Sunday, February 11, 2007

Soul of Each Party?

As Presidential contenders prepare for Iowa, New Hampshire and the rest of the primaries, candidates in both parties are flip-flopping to get primary votes. We see, if nothing else, what politicians think they must say to win votes from primary voters. This gives us an opportunity to see what the base of each party considers important.

First the Democrats:

As the Democratic Party presidential aspirants finished their speeches last week to the Democratic Party winter meeting, the early big political fact is the dangerous populist and anti-war pull that the candidates feel. This is particularly dangerous for Sen. Hillary Clinton as she ratchets up, almost weekly, her anti-war Iraqi rhetoric and policy.

Hillary Clinton apparently felt the need for these swiftly escalating efforts at flamboyant anti-warism to match the "bring the troops home within months" proposals of her two strongest challengers: former Sen. John Edwards and Sen. Obama.

Compounding this dangerous leftward pull on the Democratic Party presidential aspirants is the fierce economic populist message of former Sen. Edwards, who is currently running disconcertingly (for Clinton and Obama) strongly nationwide -- particularly in Iowa. As he increases his tax-the-rich, class-envy rhetoric (a message that episodically works well in the odd state and in the personal injury courtroom, but has not yet elected a president in the modern era), I suspect that Obama and Clinton may feel the pressure to at least partially match such divisive policy.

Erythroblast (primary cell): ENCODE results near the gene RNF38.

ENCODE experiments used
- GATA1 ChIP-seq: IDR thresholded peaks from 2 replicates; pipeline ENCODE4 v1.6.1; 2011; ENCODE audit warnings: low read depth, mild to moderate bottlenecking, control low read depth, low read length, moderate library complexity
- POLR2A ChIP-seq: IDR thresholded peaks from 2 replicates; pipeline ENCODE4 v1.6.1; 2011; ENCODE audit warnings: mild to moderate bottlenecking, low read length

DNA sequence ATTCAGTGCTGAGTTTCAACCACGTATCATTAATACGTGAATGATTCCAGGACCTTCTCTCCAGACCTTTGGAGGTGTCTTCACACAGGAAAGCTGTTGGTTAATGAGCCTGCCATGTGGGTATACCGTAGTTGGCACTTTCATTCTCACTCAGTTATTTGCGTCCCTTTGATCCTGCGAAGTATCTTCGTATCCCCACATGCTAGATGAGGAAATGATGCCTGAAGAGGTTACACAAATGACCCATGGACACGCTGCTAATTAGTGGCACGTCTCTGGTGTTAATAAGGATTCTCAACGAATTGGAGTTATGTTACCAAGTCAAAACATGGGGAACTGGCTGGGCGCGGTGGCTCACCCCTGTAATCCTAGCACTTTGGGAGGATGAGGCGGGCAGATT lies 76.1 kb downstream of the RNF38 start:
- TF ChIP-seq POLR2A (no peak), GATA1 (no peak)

The Democrat base wants to tax the rich and pull the troops out of the middle east. The economics is Marxist and the foreign policy is New Leftist anti-Americanism. You could call the left’s foreign policy Marxist-Leninist, as their opposition to the war is premised on the idea that America and capitalism are imperialistic and we should leave the rest of the world alone.

Now the Republicans:

After refusing to endorse President Bush’s tax cuts when he was governor, Mitt Romney has now made them a central part of his presidential campaign, stirring accusations that he is changing his position to appeal to GOP primary voters.

In 2003, Romney stunned a roomful of Bay State congressmen by telling them that he would not publicly support Bush’s tax cuts, which at the time formed the centerpiece of the president’s domestic agenda. He even said he was open to a federal gas tax hike.

In a key policy speech in Detroit yesterday, Romney said it is “absolutely critical” to renew President Bush’s tax cuts, set to expire in 2010, to help spur economic growth. It is a stance he has repeated in recent days.

“Which course is better for America?” Romney said. “A European model of high taxes and regulations? Or, low taxes and free trade: the Ronald Reagan model? Some are already fighting to implement a massive tax increase. Instead, we should make the tax cuts permanent.”

So Republicans, whether they mean it or not, at least have to pretend to the base that they are for less government and lower taxes.

Call me concrete-bound, but when I read things like this, the threat of a Republican theocracy seems like a floating castle in the air. I have a hard time tying it to facts of reality. But I’m open to persuasion. If the primary voters reject Giuliani because he is pro-choice, that will certainly be an ominous sign.

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